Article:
CITIZENS   FOR  LIMITED  TAXATION
and the
Citizens Economic Research Foundation

Barbara's Column
August #3

'Wild West' looking more like crowded East Coast
by Barbara Anderson


The Salem News
Thursday, August 17, 2006

"Some rich men came and raped the land,
Nobody caught 'em
Put up a bunch of ugly boxes, and jesus, people bought 'em
And they called it paradise
The place to be... "

- The Eagles, "The Last Resort"


When you live in Massachusetts, you need an escape plan. For many it is New Hampshire, Florida, the Carolinas, Arizona or Maine.

My dream has been northern Nevada. Not just because my grand-twins live there, but because I fell in love with it when my son moved there in 1991: The Sierra Nevada rising behind his house, the Pinenut Mountains across the valley, the river and wide-open spaces in between. Lake Tahoe to the west, "the loneliest road in America" to the east. Ranches with cattle, wild horses, llamas, deer without ticks, mountain blue jays, and dinosaur bones.

The ads ask, "Why Nevada?" and answer their own question: "No state income tax, low property taxes, no inheritance tax, no franchise tax."

I myself have no interest in the slot machines or, for that matter, Las Vegas, not to mention legalized prostitution. But I like the fact that other people's vices pay much of the government's bill. Also like having the Legislature in session every other year instead of annoying the populace all the time.

When the Nevada state government raises taxes "temporarily" during an economic downturn, which usually affects gambling revenues, the government cuts taxes as soon as the crisis is over. Wow, in the Wild West, a man's word is his bond, just like in the Zane Grey novels I read as a kid.

But now I'm not so sure about moving there. For one thing, why exchange Ted Kennedy for Harry Reid? The woman running for the other Senate seat in Nevada is also putting a property-tax limit on the ballot; my retirement would become a busman's holiday!

Also, there were wildfires across Nevada when I was there in June. We could watch two of them from the front yard, and the air was filled with smoke. Volunteer firefighters risked their lives, while World War II bombers dropped animal blood from slaughterhouses on the flames. I think I prefer nor'easters.

I didn't go out last year because my family came here instead. The changes, after my hiatus, were startling.

There were always new housing developments, including two sadly named Wildhorse and Wildflower Ridge, after the wonderful fauna and flora that once lived free there. But the wide-open spaces are filling up with these developments, many with walls that are high enough to block the mountain views. And new tax legislation sharply reduces the property tax for golf courses around which the new McMansions cluster. Italianate seems to be the latest trend in architecture, replacing the low-slung ranch houses.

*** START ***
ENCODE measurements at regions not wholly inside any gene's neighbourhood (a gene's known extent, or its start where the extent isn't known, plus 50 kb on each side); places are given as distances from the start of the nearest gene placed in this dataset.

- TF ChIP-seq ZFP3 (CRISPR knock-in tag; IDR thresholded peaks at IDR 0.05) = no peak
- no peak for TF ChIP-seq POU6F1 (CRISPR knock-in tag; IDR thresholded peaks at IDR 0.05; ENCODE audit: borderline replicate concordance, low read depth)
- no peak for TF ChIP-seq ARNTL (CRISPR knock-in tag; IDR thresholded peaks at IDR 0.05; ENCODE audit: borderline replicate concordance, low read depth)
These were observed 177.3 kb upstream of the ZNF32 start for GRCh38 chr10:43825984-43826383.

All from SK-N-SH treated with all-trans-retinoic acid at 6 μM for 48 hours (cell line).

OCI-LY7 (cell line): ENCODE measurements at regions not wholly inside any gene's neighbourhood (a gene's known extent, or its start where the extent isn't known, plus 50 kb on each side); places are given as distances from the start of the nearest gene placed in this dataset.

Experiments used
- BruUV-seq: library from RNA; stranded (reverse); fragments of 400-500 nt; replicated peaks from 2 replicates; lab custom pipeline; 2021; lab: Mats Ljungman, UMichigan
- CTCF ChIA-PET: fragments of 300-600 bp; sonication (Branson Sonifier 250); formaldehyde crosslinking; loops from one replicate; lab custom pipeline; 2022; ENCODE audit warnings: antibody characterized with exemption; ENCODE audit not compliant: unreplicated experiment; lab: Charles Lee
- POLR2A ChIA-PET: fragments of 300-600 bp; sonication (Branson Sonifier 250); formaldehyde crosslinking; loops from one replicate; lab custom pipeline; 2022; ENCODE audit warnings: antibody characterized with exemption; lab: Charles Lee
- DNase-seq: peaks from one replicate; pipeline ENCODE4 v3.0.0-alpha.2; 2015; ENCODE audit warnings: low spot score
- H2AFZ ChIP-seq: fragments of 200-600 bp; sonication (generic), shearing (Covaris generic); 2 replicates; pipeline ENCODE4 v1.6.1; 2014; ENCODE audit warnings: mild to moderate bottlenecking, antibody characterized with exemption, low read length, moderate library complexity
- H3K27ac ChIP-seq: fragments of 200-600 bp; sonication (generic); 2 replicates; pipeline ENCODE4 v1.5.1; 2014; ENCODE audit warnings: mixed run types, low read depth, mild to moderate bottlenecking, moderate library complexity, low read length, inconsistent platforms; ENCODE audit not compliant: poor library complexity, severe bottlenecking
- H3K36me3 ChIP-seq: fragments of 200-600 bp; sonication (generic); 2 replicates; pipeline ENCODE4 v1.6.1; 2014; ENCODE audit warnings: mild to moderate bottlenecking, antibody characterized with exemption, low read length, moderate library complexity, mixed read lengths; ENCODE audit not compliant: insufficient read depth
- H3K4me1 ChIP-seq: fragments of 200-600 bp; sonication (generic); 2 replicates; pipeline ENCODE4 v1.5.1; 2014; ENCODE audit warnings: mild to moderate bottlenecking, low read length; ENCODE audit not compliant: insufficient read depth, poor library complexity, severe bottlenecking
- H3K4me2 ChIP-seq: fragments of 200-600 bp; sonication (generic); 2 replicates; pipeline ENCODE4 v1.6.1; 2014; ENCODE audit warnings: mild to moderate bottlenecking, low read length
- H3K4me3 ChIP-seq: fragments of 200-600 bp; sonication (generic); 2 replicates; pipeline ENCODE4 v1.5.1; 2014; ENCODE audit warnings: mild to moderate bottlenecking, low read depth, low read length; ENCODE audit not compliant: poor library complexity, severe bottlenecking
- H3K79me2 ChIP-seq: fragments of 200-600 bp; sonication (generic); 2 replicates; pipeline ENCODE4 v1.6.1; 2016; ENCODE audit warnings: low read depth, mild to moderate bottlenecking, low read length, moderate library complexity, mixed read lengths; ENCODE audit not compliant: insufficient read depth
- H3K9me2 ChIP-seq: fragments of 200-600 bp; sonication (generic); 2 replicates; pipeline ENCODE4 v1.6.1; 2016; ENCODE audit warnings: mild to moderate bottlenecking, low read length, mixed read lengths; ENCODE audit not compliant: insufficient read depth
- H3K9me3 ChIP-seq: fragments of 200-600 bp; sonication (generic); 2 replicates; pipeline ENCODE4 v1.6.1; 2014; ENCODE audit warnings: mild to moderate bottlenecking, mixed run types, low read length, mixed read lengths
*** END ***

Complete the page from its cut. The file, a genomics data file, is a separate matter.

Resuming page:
The highway to Reno goes through downtown Carson City, past the often-quiet Statehouse. You can park and visit the State Museum with its gun collection and reconstructed dinosaur. But a new highway bypasses the city. Someone has sculpted "mountains" on the barrier walls that block the view.

Long-time residents write letters to the editor, complaining that the natives can no longer afford to buy there. Seems there's an immigration problem: No, not Mexicans, but Californians and people from back East who sell their houses in a hot market, then drive up the prices in Nevada, which compare to the prices in Marblehead. So "more" homes doesn't necessarily mean more "affordable" homes.

One big new house on a mountain slope is so ugly that one notes, with optimism, that it is sitting on an earthquake fault. One hopes, of course, that no one is home when the land shifts: bad taste isn't a capital crime.

But you wonder, as you wonder sometimes here, why people squeeze so much house onto tiny lots. Then you imagine good reasons: They are planning big families, making space for the in-laws, creating home offices so they don't have to commute to Boston. Some like to entertain indoors, or have art and antique collections to display.

Someone recently shared an interesting and amusing theory: The only way some baby boomers can stand their spouses and kids is if they have separate living spaces in the same building! I myself can no longer imagine living in a house with even one other person, and only one bath and television. Are we spoiled or what?

Another problem with my escape plan is that if I move, my own little cottage in Marblehead with its front porch will be torn down, and a McMansion built over it and my wildflower garden. The coreopsis, daisies, columbine, yarrow and echinaceas will never again enjoy the sunlight. Like the Little Prince with his rose, I feel responsible somehow for what is mine.

I'm aware, of course, that the land on which my house sits was once the edge of an Indian village. My entire yard would be a meadow if I stopped mowing it.

I don't really mind being crowded and tamed here. But somehow it seems that the West should still be wild.

"They call it paradise
I don't know why.
You call someplace paradise,
Kiss it good-bye."


Barbara Anderson is executive director of Citizens for Limited Taxation. Her syndicated columns appear weekly in the Salem News, Newburyport Times, Gloucester Times, (Lawrence) Eagle-Tribune, and Lowell Sun; bi-weekly in the Tinytown Gazette; and occasionally in the Providence Journal and other newspapers.